How to Pursue a Career in Editing: Advice for College Students

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From Jane Friedman:


I’m a college student majoring in English. I have had internships but not in the world of editing, but my dream is to be an editor and writer. Do you have any advice or guidance to offer on how to make this dream a reality?

—Desperate Gen-Zer

Dear Desperate Gen-Zer:

I’m desperately glad you asked this question. You’ve hit on one of my main concerns in our industry: Anyone can hang out a shingle as an editor, which results in a very wide range of knowledge and experience levels. I love that you are interested in seeking out a path for developing your skills.

You say you want to be a writer too. That’s useful—the skills you learn in that pursuit are the core of becoming a good editor. In fact, although they are very different skill sets, much of what you can do to master one will serve you well in the other.

You’ve asked a pretty enormous question that I need to address in a manageable number of words, so I’m going to give the quick-and-dirty version of how to develop both careers through two essential approaches: Study and practice, with an emphasis on editing (not least because of the nature of this column).

Study the craft

Writing and editing both rest on the same foundation: an understanding of story craft and language. You learn how the sausage is made—and made well—and eventually internalize those skills so that they’re automatic; you don’t have to focus consciously on craft and mechanics because they become a part of you.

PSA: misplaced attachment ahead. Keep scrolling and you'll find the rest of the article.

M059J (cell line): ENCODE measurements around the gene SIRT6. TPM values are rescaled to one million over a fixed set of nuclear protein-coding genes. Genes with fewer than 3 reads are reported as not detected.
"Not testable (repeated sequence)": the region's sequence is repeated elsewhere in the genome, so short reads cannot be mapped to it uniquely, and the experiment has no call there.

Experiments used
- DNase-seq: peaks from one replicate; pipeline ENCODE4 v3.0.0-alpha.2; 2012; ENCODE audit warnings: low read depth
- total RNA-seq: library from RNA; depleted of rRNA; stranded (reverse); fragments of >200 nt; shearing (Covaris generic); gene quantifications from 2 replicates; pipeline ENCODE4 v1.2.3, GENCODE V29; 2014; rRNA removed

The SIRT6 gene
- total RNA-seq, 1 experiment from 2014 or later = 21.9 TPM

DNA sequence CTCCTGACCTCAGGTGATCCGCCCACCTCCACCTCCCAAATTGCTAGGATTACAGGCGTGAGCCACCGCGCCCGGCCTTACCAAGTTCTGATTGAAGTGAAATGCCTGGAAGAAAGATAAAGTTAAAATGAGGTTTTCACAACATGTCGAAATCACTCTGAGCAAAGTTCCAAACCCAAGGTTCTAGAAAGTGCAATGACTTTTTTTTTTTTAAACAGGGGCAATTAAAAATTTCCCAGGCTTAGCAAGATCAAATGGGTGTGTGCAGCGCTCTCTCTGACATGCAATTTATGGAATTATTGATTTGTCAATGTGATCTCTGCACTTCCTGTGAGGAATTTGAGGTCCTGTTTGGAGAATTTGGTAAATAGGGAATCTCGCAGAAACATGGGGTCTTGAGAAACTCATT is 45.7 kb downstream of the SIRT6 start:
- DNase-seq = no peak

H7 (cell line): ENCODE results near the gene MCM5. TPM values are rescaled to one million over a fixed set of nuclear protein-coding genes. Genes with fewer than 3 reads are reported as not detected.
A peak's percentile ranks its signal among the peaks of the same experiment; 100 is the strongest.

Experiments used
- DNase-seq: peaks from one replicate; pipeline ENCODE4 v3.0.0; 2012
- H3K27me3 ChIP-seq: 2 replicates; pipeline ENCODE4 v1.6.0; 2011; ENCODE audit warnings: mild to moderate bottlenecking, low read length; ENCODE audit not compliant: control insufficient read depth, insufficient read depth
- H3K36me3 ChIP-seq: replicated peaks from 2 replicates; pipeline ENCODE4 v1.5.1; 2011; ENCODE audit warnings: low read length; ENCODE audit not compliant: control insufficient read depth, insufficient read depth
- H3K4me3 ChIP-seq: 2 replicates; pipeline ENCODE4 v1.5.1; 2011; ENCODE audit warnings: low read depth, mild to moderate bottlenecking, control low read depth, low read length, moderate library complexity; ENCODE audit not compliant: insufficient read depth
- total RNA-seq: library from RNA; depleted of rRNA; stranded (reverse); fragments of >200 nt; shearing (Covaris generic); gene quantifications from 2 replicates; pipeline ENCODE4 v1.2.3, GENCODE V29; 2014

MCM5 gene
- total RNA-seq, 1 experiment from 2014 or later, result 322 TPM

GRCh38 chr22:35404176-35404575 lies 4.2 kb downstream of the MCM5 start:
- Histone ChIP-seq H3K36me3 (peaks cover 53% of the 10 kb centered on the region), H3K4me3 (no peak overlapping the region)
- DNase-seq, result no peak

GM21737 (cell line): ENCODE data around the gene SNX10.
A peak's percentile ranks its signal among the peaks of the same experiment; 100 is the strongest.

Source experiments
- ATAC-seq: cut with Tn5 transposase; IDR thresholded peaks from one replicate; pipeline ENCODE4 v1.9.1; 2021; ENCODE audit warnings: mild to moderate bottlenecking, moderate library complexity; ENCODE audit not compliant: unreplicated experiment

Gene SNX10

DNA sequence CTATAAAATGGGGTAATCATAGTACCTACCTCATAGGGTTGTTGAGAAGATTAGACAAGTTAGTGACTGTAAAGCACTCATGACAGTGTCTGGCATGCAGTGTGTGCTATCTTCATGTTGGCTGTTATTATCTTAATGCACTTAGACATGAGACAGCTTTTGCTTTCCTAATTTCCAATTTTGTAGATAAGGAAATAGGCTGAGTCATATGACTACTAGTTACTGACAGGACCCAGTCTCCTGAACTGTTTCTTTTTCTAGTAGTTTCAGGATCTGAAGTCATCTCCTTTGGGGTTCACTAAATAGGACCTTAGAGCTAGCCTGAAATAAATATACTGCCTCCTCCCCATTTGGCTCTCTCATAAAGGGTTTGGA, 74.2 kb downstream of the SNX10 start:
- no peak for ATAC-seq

There are an overwhelming number of resources for expanding your skills. It’s a lifelong process; after 30 years in this business I’m still learning every day. I’m betting you’re already digging into some of them: craft books, classes, webinars, workshops, blogs and other outlets (like Jane’s!); conferences.

You’re already doing one great thing toward your career in majoring in English, which will give you a sound foundation for both writing and editing. (I can’t tell you how often I think back to my college papers in my own English major and think what wonderful training ground they were for learning to analyze and articulate a text’s effectiveness.)

Another thing you could do now is work with your university publications and gain skills in writing and hands-on editing.

For readers who are past their college days, there are reputable programs for learning editing skills, like those offered by the University of Chicago (the masterminds behind the industry-standard bible, The Chicago Manual of Style) and the Editorial Freelancers’ Association (EFA), taught by career editors.